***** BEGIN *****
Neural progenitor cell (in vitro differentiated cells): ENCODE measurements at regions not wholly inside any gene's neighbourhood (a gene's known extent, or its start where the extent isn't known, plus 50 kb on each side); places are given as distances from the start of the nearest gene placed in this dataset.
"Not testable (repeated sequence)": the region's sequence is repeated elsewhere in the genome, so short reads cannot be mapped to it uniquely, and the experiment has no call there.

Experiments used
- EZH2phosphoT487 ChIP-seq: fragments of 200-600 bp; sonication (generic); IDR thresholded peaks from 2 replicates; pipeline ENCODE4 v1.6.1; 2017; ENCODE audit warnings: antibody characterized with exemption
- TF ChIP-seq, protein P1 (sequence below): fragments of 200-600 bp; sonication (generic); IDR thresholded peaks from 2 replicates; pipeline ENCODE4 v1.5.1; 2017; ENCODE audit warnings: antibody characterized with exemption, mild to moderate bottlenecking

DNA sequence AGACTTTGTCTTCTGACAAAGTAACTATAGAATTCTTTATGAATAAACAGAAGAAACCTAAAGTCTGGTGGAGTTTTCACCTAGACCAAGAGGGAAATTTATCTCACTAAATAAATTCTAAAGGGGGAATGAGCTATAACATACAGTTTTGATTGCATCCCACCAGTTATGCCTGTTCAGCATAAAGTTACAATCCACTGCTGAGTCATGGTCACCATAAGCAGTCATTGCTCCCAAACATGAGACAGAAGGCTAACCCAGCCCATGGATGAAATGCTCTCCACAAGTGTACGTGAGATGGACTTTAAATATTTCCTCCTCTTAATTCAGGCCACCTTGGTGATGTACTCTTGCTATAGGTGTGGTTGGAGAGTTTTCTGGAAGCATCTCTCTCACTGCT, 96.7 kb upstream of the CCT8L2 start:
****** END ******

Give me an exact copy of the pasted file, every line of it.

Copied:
Neural progenitor cell (in vitro differentiated cells): ENCODE measurements at regions not wholly inside any gene's neighbourhood (a gene's known extent, or its start where the extent isn't known, plus 50 kb on each side); places are given as distances from the start of the nearest gene placed in this dataset.
"Not testable (repeated sequence)": the region's sequence is repeated elsewhere in the genome, so short reads cannot be mapped to it uniquely, and the experiment has no call there.

Experiments used
- EZH2phosphoT487 ChIP-seq: fragments of 200-600 bp; sonication (generic); IDR thresholded peaks from 2 replicates; pipeline ENCODE4 v1.6.1; 2017; ENCODE audit warnings: antibody characterized with exemption
- TF ChIP-seq, protein P1 (sequence below): fragments of 200-600 bp; sonication (generic); IDR thresholded peaks from 2 replicates; pipeline ENCODE4 v1.5.1; 2017; ENCODE audit warnings: antibody characterized with exemption, mild to moderate bottlenecking

DNA sequence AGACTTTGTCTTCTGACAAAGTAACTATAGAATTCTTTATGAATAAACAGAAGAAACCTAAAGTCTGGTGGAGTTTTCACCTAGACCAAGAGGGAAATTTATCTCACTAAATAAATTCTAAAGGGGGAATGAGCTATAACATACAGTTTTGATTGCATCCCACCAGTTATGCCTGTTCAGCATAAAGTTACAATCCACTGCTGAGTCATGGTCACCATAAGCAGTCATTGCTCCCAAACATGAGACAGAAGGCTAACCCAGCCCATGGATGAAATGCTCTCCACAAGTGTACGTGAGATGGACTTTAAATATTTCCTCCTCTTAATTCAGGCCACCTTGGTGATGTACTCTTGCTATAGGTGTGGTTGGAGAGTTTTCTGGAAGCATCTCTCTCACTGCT, 96.7 kb upstream of the CCT8L2 start: